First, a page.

How Many Training Hours Does It (Really) Take to Conquer Ironman?
We do a deep dive on exactly how much training it takes to excel at long-course racing—whether you're a world-class pro or a weekend warrior.
“If some is good, then more is better” has long been a popular adage in the endurance community. Those who have been involved in this sport for a long time will recognize a volume performance chart like the one below from Joe Friel’s Cyclist’s Training Bible:
Annual training hours by racing category
|Category||Hours Per Year|
When I started in the sport of triathlon in the early 1990s, volume:performance charts like this were prevalent in every endurance sports training manual that you picked up. There was almost an unwritten, “Duh, of course better athletes train a lot more than beginners.” However, over the years, this fairly self-evident truth has been muddied (deliberately so) by some of those coaches, training books, and training platforms who realize the financial advantage to telling us what we want to hear: That it doesn’t matter if you only have a few hours a week to train, if you follow my proprietary top secret system, you too can become a champion! Of course, the truth—that higher levels of performance will require a greater time investment—doesn’t sell as well, but that doesn’t make it any less true!
Going far beyond anecdote or coaching “rule of thumb,” this relationship between volume and performance has been validated in scientific research. Most recently, a 2020 study utilized “big data” analysis of some 14,000 runners (with 1.6 million training sessions!) to look at this relationship between volume and performance:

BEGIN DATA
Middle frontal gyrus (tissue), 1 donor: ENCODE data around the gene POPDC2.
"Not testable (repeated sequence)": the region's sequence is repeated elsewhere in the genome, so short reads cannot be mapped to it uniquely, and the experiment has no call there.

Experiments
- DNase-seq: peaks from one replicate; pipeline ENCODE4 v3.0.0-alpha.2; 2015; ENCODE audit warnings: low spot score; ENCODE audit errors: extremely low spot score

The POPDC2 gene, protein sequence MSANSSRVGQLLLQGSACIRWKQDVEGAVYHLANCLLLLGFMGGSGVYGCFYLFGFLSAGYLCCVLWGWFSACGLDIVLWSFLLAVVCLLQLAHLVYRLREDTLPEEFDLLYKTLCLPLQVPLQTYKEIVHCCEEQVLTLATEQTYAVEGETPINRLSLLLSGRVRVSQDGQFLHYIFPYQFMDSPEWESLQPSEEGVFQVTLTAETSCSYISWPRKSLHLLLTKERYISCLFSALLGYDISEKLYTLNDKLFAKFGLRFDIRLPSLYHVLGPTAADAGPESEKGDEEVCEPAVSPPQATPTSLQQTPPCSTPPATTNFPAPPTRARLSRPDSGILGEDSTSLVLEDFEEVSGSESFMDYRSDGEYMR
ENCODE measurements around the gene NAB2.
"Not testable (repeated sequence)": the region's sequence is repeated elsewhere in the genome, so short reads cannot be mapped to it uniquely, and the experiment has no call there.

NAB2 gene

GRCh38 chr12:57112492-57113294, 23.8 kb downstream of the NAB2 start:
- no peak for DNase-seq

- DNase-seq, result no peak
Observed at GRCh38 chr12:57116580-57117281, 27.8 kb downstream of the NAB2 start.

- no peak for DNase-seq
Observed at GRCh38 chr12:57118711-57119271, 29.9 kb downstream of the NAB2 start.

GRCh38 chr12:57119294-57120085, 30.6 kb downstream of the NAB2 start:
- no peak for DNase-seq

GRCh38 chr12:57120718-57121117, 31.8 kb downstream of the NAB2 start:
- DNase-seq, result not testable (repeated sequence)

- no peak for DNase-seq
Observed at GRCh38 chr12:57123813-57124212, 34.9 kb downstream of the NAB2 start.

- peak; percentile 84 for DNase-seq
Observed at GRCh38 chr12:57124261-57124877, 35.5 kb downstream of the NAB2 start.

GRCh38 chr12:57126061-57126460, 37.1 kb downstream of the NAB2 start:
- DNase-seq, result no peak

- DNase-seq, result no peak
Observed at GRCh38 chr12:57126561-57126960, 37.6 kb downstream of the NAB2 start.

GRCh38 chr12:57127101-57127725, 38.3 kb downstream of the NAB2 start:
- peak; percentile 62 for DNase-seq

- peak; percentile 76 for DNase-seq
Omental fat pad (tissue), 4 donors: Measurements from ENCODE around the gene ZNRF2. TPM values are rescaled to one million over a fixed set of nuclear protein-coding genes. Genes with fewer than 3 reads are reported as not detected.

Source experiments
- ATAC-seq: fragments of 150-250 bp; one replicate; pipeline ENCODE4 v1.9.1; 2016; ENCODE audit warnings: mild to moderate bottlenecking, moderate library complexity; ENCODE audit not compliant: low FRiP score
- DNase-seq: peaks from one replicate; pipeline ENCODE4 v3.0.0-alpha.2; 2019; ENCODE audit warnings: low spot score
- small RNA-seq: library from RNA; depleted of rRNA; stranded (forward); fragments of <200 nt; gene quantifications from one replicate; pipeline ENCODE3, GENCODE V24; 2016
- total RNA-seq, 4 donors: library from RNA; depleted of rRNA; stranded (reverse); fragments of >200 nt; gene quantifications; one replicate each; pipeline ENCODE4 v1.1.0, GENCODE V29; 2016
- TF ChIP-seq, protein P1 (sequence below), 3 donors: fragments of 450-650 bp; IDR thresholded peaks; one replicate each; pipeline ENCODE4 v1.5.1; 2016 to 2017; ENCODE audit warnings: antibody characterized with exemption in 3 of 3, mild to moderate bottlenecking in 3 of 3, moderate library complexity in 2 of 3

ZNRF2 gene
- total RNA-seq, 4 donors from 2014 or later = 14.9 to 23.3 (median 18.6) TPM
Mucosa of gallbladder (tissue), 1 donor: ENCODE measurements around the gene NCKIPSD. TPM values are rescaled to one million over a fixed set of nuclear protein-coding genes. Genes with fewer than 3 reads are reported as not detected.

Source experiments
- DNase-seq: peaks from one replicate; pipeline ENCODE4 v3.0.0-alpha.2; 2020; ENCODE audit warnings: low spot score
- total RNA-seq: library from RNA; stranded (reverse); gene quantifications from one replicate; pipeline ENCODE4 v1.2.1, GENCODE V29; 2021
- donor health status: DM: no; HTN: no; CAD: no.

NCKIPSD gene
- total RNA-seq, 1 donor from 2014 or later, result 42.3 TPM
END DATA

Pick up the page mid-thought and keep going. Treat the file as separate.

An obvious, near-linear relationship between total annual volume in distance and maximal aerobic pace can be seen, i.e. those runners who ran more miles were also faster. But, in triathlon terms, what does this relationship look like? How many hours of staring at a black line in the pool, turning the pedals over, and pounding the pavement is it going to take? It’s that question that not every athlete wants to ask: “Give it to me straight, coach. How many hours is it really going to take for me to reach my goal?”
Over the 20+ years that I’ve been coaching triathletes, I’ve had the good fortune to work with all levels of athletes—from first-timers all the way up to world champions. And, while every athlete is certainly unique in their response to training volume, there are some observable patterns when it comes to the level of training volumes that we see among different performance categories. A few years back, I pulled multiple seasons worth of training load versus Ironman performance data from a number of athletes that I work with, with the following results:
The data shows the Ironman finish time, for a number of different athletes, plotted against their Chronic Training Load (CTL) at the time of their Ironman race. Following the trend line, the average 9-hour Ironman finisher was putting in a CTL of about 150 TSS/day (TSS being Training Stress Score, more on that here). The average 10-hour Ironman athlete was recording a TSS of 120 TSS/day, while the average training load for a mid-pack 12-hour athlete was 80 TSS/day.
While the distance that some of the points fell from the trend line clearly shows that there is individual variability in just how much training load it takes to achieve a given performance, there’s also a clear relationship that, for the average triathlete, more training load equals faster race times.
Let’s now take this a step further and ask the question: Just how many hours of training over the year prior to the race did it take to achieve a given level of performance?